Community, nature, and mentoring all play key roles in raising healthy children, said Two Coyotes Wilderness School Executive Director Justin Pegnataro. He will present the talk “It Takes A Village To Raise A Child” on Wednesday, April 23, at the Newtown Prevention Council’s Parent Speaker Series at the C.H. Booth Library, 7 pm.
First addressing nature, Mr Pegnataro, who runs the Two Coyotes wilderness school in Newtown, said, “We are living in a world where kids are not spending as much time outdoors.” He aims to give children the experience of playing outside. “We believe that kids that get outside to play have healthier minds and bodies,” he said.
Through a recent e-mail he said that nature, community, and mentoring are “essential to healthy childhood development.” Unlike current childhood focus on different forms of electronic media, he said, “Just a few decades ago children grew up outdoors.” He envisions trails behind houses that lead to the park, pond, or a neighbor’s houses.
Regarding community and mentors, he said, “When kids have adults committed to helping them grow, they are more successful, and make better choices in their lives. When kids have adult support they are less likely to engage in damaging behavior or take unhealthy risks.”
Mr Pegnataro said resilience comes from the many people in a child’s life. “More adults build more strength and support,” he said. “A child is on a hero’s journey to understand their strengths and how to grow — mentoring plays role in healthy development of a child or anyone…”
In his e-mail he wrote: “I think all parents want to raise strong resilient children of vision and character. ... it takes community and adults who are committed to supporting the healthy development of children. Resilience is the ability to recover from difficulties. Our ability to recover is often directly related to the amount of support we have from our community. Healthy communities support resilient individuals. We believe that creating community happens through creating meaningful relationships with families that share your family’s values.”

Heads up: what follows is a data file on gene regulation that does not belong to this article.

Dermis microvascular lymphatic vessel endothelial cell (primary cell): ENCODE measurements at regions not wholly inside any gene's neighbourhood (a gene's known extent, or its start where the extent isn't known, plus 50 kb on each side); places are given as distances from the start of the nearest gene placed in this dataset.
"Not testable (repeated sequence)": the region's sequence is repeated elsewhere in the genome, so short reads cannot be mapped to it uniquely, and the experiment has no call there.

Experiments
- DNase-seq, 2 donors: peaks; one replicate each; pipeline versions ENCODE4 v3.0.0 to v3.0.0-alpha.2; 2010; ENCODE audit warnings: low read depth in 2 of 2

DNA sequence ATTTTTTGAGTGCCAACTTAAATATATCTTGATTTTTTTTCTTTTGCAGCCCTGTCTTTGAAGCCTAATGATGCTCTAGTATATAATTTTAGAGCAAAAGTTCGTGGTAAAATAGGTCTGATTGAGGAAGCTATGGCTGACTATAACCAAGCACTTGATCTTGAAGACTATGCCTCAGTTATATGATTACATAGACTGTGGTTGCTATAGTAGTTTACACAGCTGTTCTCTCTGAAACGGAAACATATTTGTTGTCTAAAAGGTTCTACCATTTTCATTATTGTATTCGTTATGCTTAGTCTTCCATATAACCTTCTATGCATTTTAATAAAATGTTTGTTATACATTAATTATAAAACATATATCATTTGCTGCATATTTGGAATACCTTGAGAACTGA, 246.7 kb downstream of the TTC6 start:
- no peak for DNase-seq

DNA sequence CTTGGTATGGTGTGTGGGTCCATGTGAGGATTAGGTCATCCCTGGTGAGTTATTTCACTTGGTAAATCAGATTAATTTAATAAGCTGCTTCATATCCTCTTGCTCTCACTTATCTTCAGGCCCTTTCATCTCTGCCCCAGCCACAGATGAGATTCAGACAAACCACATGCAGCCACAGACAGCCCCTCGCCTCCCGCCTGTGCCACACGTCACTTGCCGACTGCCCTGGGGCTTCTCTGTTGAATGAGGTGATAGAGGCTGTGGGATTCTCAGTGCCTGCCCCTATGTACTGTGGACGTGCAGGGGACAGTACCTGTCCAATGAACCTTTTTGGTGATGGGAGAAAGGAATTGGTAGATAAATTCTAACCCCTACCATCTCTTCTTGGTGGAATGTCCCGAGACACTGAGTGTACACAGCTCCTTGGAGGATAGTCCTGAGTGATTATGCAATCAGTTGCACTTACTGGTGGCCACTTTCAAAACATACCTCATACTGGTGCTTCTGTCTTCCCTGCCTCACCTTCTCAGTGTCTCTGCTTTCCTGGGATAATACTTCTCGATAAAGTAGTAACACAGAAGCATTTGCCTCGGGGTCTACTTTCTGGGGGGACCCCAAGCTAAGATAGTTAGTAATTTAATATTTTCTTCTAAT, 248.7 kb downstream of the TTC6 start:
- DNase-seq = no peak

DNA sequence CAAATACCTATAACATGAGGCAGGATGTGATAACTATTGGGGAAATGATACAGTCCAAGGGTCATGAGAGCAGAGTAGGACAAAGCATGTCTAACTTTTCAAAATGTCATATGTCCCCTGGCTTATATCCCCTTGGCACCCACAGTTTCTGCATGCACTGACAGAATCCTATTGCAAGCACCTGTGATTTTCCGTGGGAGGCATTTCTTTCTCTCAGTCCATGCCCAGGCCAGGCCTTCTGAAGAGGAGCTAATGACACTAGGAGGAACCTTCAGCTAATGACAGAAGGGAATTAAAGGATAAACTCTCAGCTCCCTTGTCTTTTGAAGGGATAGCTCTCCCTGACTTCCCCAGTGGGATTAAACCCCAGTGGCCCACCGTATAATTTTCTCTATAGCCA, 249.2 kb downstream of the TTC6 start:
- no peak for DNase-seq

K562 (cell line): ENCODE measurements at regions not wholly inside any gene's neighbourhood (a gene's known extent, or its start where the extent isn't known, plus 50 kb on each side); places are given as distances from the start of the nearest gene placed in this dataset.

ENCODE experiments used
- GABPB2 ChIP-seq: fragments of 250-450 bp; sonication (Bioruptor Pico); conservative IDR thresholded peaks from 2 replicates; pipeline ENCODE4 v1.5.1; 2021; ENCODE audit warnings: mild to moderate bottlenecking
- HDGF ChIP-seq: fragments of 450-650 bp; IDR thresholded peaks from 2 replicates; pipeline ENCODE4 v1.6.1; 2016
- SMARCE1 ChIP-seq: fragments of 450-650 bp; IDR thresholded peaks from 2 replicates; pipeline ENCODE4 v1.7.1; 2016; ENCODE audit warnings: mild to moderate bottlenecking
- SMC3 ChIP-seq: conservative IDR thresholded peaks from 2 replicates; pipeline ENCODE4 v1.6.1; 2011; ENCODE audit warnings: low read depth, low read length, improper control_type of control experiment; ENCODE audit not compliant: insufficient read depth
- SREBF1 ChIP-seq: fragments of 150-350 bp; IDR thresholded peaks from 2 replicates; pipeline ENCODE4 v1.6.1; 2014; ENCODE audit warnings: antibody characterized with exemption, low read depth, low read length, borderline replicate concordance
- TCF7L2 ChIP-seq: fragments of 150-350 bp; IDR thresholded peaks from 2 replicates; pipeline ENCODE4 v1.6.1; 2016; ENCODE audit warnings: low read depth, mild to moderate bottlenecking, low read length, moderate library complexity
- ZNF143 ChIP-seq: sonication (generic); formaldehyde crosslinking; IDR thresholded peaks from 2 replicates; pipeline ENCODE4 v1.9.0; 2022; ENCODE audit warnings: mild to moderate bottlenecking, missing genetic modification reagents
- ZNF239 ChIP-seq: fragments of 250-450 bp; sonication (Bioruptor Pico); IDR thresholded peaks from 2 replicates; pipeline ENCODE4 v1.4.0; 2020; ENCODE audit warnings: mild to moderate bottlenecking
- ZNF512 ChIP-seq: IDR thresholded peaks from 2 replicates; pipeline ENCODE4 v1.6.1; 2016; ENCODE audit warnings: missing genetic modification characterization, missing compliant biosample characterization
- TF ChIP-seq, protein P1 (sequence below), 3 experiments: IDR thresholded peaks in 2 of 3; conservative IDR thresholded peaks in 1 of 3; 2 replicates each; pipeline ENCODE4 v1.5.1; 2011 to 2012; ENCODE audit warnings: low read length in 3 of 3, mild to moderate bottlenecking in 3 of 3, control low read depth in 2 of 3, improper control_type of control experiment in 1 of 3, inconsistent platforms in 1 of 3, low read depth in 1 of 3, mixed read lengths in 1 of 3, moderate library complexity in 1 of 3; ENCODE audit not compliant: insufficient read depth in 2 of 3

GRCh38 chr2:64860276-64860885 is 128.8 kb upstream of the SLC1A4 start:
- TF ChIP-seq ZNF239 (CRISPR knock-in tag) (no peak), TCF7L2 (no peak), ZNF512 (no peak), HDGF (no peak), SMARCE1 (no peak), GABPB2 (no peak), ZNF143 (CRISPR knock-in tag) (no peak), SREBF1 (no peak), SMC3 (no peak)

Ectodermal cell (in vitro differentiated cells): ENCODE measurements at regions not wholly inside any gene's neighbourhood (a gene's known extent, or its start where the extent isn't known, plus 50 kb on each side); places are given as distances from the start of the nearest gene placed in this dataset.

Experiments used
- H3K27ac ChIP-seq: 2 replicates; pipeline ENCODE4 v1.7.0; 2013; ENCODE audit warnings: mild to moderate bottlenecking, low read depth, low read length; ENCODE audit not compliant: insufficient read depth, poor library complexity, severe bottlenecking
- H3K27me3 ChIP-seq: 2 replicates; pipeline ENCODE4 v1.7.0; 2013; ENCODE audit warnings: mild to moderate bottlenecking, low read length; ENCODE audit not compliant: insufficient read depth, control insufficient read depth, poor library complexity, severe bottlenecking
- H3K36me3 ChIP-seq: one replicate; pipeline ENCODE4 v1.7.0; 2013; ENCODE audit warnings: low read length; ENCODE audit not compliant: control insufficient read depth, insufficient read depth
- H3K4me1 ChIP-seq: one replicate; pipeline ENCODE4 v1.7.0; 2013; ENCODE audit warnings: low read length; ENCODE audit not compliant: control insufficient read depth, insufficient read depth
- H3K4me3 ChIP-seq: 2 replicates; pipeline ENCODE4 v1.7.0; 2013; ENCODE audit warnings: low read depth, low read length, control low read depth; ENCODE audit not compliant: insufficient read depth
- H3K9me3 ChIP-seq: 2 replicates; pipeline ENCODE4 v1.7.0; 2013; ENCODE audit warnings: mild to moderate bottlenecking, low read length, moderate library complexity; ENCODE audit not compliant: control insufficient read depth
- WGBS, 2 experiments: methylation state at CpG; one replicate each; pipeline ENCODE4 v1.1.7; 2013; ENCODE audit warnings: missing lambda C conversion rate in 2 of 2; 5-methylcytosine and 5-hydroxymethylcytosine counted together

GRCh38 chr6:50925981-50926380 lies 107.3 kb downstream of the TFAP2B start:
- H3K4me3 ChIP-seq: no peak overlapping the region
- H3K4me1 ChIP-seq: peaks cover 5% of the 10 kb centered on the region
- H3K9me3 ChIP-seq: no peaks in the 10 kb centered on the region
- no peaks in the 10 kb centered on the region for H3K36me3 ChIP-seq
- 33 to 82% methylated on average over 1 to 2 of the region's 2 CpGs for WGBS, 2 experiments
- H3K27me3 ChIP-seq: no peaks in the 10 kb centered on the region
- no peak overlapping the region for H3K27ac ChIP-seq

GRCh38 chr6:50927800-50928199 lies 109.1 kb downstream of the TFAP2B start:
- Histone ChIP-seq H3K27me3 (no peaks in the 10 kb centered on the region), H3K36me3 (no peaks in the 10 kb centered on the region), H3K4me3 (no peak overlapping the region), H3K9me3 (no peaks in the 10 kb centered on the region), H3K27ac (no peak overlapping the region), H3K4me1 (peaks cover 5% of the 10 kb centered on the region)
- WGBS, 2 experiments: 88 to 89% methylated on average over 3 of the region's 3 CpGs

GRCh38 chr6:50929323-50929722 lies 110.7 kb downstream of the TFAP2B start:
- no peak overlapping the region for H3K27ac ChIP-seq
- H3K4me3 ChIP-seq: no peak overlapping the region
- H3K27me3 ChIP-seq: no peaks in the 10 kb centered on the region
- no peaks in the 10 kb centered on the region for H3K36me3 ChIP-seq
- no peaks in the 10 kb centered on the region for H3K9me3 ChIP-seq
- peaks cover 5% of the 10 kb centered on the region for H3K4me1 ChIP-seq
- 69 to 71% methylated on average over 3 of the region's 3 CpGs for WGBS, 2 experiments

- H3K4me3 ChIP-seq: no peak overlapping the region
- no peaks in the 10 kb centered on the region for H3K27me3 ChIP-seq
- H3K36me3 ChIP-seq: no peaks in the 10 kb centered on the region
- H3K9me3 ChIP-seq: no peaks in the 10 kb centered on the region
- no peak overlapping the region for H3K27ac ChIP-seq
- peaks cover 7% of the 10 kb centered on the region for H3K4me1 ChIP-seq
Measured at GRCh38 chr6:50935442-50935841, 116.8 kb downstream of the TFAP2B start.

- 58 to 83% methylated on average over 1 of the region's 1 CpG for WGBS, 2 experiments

Mentoring is also a key component to healthy development. A mentor helps a person to discover his or her strengths and find the places the person could grow. “We believe that each person holds a gift for the world and that it is their life’s journey to find out what that gift is… our children are the best place to start growing a generation of people of vision and character,” he added.
What can parents do? He suggests: Invite extended family and friends to play a larger role in a child’s life, limit screen time and go on a family walk or make sure your kids play in the yard or neighborhood for an hour a day, get involved with organizations with mentors like scouting, sports, karate, wilderness programs, and more, keep family schedules open time for unstructured free play.
Mr Pegnataro mentored graduate students in teaching environmental education at the Yale School of Forestry. He holds BS degrees in anthropology and biology, and has been teaching children about nature for 12 years. He brings his passion for nature and commitment to community to Two Coyotes. Learn more about his programs at TwoCoyotes.org.
Reservations for the April 23 discussion can be made at CHBoothLibrary.org.